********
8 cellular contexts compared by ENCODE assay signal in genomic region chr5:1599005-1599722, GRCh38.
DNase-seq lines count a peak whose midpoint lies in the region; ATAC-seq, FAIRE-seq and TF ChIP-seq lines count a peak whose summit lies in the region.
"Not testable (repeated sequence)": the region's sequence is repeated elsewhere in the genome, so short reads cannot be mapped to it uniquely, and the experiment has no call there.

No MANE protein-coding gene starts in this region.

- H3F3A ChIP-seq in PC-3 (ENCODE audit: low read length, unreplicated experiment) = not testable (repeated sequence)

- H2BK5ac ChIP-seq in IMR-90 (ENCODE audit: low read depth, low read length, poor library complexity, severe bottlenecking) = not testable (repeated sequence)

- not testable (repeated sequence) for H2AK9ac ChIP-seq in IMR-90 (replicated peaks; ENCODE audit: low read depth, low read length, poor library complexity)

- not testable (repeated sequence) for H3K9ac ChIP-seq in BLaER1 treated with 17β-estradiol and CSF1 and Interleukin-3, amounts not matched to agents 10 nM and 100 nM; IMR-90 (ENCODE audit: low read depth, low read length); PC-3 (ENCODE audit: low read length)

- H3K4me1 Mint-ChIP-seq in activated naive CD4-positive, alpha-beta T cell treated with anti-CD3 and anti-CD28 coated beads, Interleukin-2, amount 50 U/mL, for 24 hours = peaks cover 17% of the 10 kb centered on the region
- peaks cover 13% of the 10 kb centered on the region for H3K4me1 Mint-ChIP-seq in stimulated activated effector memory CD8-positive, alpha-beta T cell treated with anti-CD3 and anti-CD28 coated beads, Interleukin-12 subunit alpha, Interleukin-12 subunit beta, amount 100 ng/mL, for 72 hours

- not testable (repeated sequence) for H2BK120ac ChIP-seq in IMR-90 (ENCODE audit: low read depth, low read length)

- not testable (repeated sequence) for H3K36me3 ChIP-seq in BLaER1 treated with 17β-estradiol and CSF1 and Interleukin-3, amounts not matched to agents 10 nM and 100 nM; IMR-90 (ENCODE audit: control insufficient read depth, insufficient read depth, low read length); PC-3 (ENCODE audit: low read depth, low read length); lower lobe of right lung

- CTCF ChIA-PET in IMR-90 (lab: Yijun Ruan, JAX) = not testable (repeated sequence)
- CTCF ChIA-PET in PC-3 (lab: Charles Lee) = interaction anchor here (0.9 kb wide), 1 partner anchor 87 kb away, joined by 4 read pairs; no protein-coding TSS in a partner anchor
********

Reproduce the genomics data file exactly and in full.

8 cellular contexts compared by ENCODE assay signal in genomic region chr5:1599005-1599722, GRCh38.
DNase-seq lines count a peak whose midpoint lies in the region; ATAC-seq, FAIRE-seq and TF ChIP-seq lines count a peak whose summit lies in the region.
"Not testable (repeated sequence)": the region's sequence is repeated elsewhere in the genome, so short reads cannot be mapped to it uniquely, and the experiment has no call there.

No MANE protein-coding gene starts in this region.

- H3F3A ChIP-seq in PC-3 (ENCODE audit: low read length, unreplicated experiment) = not testable (repeated sequence)

- H2BK5ac ChIP-seq in IMR-90 (ENCODE audit: low read depth, low read length, poor library complexity, severe bottlenecking) = not testable (repeated sequence)

- not testable (repeated sequence) for H2AK9ac ChIP-seq in IMR-90 (replicated peaks; ENCODE audit: low read depth, low read length, poor library complexity)

- not testable (repeated sequence) for H3K9ac ChIP-seq in BLaER1 treated with 17β-estradiol and CSF1 and Interleukin-3, amounts not matched to agents 10 nM and 100 nM; IMR-90 (ENCODE audit: low read depth, low read length); PC-3 (ENCODE audit: low read length)

- H3K4me1 Mint-ChIP-seq in activated naive CD4-positive, alpha-beta T cell treated with anti-CD3 and anti-CD28 coated beads, Interleukin-2, amount 50 U/mL, for 24 hours = peaks cover 17% of the 10 kb centered on the region
- peaks cover 13% of the 10 kb centered on the region for H3K4me1 Mint-ChIP-seq in stimulated activated effector memory CD8-positive, alpha-beta T cell treated with anti-CD3 and anti-CD28 coated beads, Interleukin-12 subunit alpha, Interleukin-12 subunit beta, amount 100 ng/mL, for 72 hours

- not testable (repeated sequence) for H2BK120ac ChIP-seq in IMR-90 (ENCODE audit: low read depth, low read length)

- not testable (repeated sequence) for H3K36me3 ChIP-seq in BLaER1 treated with 17β-estradiol and CSF1 and Interleukin-3, amounts not matched to agents 10 nM and 100 nM; IMR-90 (ENCODE audit: control insufficient read depth, insufficient read depth, low read length); PC-3 (ENCODE audit: low read depth, low read length); lower lobe of right lung

- CTCF ChIA-PET in IMR-90 (lab: Yijun Ruan, JAX) = not testable (repeated sequence)
- CTCF ChIA-PET in PC-3 (lab: Charles Lee) = interaction anchor here (0.9 kb wide), 1 partner anchor 87 kb away, joined by 4 read pairs; no protein-coding TSS in a partner anchor